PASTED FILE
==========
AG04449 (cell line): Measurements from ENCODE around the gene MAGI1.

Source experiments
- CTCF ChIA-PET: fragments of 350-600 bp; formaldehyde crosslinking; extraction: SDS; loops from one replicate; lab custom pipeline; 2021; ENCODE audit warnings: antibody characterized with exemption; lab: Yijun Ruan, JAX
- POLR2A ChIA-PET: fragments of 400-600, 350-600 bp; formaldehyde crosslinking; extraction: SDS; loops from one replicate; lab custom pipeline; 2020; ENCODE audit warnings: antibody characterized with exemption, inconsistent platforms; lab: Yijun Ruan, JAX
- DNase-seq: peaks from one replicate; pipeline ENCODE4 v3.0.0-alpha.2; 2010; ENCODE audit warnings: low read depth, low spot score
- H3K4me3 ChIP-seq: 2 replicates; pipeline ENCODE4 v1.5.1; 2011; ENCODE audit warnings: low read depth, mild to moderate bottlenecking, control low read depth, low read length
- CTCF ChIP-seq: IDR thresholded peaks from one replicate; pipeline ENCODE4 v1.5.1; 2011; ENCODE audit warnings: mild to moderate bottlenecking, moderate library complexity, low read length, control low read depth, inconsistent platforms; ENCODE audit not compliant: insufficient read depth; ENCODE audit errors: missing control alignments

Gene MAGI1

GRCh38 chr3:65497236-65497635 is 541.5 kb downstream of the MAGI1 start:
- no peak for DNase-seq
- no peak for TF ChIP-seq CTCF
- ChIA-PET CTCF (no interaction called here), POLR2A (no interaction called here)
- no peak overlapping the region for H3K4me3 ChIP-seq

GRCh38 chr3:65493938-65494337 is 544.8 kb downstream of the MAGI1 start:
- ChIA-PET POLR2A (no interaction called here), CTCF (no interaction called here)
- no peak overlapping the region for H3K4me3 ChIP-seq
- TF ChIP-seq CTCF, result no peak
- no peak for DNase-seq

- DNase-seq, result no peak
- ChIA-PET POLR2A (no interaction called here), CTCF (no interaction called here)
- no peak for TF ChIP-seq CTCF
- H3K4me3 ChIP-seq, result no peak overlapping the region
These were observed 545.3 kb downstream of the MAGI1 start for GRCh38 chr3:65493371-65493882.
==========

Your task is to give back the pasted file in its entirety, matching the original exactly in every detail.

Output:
AG04449 (cell line): Measurements from ENCODE around the gene MAGI1.

Source experiments
- CTCF ChIA-PET: fragments of 350-600 bp; formaldehyde crosslinking; extraction: SDS; loops from one replicate; lab custom pipeline; 2021; ENCODE audit warnings: antibody characterized with exemption; lab: Yijun Ruan, JAX
- POLR2A ChIA-PET: fragments of 400-600, 350-600 bp; formaldehyde crosslinking; extraction: SDS; loops from one replicate; lab custom pipeline; 2020; ENCODE audit warnings: antibody characterized with exemption, inconsistent platforms; lab: Yijun Ruan, JAX
- DNase-seq: peaks from one replicate; pipeline ENCODE4 v3.0.0-alpha.2; 2010; ENCODE audit warnings: low read depth, low spot score
- H3K4me3 ChIP-seq: 2 replicates; pipeline ENCODE4 v1.5.1; 2011; ENCODE audit warnings: low read depth, mild to moderate bottlenecking, control low read depth, low read length
- CTCF ChIP-seq: IDR thresholded peaks from one replicate; pipeline ENCODE4 v1.5.1; 2011; ENCODE audit warnings: mild to moderate bottlenecking, moderate library complexity, low read length, control low read depth, inconsistent platforms; ENCODE audit not compliant: insufficient read depth; ENCODE audit errors: missing control alignments

Gene MAGI1

GRCh38 chr3:65497236-65497635 is 541.5 kb downstream of the MAGI1 start:
- no peak for DNase-seq
- no peak for TF ChIP-seq CTCF
- ChIA-PET CTCF (no interaction called here), POLR2A (no interaction called here)
- no peak overlapping the region for H3K4me3 ChIP-seq

GRCh38 chr3:65493938-65494337 is 544.8 kb downstream of the MAGI1 start:
- ChIA-PET POLR2A (no interaction called here), CTCF (no interaction called here)
- no peak overlapping the region for H3K4me3 ChIP-seq
- TF ChIP-seq CTCF, result no peak
- no peak for DNase-seq

- DNase-seq, result no peak
- ChIA-PET POLR2A (no interaction called here), CTCF (no interaction called here)
- no peak for TF ChIP-seq CTCF
- H3K4me3 ChIP-seq, result no peak overlapping the region
These were observed 545.3 kb downstream of the MAGI1 start for GRCh38 chr3:65493371-65493882.